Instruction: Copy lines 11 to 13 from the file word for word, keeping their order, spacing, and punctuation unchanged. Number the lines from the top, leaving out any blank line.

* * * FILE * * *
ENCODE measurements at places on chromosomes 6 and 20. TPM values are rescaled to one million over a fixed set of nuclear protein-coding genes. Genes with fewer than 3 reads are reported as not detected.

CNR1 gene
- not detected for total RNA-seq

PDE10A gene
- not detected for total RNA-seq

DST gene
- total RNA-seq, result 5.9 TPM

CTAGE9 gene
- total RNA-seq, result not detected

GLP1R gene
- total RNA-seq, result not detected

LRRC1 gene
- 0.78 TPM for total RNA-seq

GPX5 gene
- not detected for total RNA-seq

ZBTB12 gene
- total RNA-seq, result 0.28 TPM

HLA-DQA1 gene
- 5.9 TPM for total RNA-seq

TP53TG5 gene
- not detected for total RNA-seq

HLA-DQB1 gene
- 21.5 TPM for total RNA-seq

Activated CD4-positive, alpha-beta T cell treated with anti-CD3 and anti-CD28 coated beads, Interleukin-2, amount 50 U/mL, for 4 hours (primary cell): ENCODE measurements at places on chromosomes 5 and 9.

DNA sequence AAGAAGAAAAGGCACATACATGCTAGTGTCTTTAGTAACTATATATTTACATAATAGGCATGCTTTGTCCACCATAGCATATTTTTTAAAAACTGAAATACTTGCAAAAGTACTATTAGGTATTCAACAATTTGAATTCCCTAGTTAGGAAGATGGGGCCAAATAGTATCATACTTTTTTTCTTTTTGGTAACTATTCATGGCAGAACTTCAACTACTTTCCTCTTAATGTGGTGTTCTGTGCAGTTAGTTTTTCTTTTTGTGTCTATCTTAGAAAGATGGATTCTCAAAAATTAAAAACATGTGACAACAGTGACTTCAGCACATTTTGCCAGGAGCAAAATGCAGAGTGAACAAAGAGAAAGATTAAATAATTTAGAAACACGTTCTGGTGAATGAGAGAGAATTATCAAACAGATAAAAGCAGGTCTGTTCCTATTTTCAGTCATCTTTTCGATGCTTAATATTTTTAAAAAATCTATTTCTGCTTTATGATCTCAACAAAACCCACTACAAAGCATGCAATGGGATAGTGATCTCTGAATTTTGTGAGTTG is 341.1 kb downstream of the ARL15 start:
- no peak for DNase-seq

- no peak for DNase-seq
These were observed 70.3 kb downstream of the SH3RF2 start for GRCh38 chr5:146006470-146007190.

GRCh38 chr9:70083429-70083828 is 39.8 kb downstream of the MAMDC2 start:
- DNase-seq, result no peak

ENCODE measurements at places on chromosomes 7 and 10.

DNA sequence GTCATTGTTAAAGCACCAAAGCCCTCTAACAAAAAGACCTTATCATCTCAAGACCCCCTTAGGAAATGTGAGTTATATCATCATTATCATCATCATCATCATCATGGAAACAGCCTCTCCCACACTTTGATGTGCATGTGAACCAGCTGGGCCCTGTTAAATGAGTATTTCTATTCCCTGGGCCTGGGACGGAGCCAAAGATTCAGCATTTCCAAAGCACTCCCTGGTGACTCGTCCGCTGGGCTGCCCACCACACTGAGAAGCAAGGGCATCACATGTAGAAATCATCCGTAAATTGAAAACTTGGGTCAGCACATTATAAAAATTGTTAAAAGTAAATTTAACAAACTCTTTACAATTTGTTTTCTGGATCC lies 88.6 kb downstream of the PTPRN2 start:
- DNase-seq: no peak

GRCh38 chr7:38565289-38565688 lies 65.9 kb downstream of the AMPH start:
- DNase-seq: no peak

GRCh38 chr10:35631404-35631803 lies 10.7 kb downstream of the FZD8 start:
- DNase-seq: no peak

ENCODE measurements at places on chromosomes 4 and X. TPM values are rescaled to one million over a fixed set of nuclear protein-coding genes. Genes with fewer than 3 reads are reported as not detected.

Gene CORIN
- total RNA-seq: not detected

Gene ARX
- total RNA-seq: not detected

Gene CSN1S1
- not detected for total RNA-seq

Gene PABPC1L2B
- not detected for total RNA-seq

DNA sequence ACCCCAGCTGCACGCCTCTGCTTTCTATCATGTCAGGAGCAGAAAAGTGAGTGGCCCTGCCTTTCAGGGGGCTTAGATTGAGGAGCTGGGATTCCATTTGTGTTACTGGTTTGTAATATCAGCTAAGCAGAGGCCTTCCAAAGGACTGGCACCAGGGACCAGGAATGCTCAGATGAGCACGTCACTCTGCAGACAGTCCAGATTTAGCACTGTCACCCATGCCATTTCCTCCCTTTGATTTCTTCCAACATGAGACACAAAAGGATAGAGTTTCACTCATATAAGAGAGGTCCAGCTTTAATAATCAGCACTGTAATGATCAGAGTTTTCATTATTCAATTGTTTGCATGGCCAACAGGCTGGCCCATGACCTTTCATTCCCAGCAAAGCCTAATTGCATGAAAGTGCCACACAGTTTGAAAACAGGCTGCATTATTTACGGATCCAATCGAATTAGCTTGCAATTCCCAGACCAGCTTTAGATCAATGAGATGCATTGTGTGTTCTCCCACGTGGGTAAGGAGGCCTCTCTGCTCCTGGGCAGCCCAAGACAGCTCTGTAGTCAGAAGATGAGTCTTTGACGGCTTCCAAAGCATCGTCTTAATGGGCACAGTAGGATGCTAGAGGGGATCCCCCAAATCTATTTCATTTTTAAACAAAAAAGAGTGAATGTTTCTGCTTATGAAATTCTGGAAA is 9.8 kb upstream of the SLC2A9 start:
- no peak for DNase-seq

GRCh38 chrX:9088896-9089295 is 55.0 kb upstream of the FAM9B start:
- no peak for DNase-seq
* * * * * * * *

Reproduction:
- total RNA-seq, result not detected

LRRC1 gene
- 0.78 TPM for total RNA-seq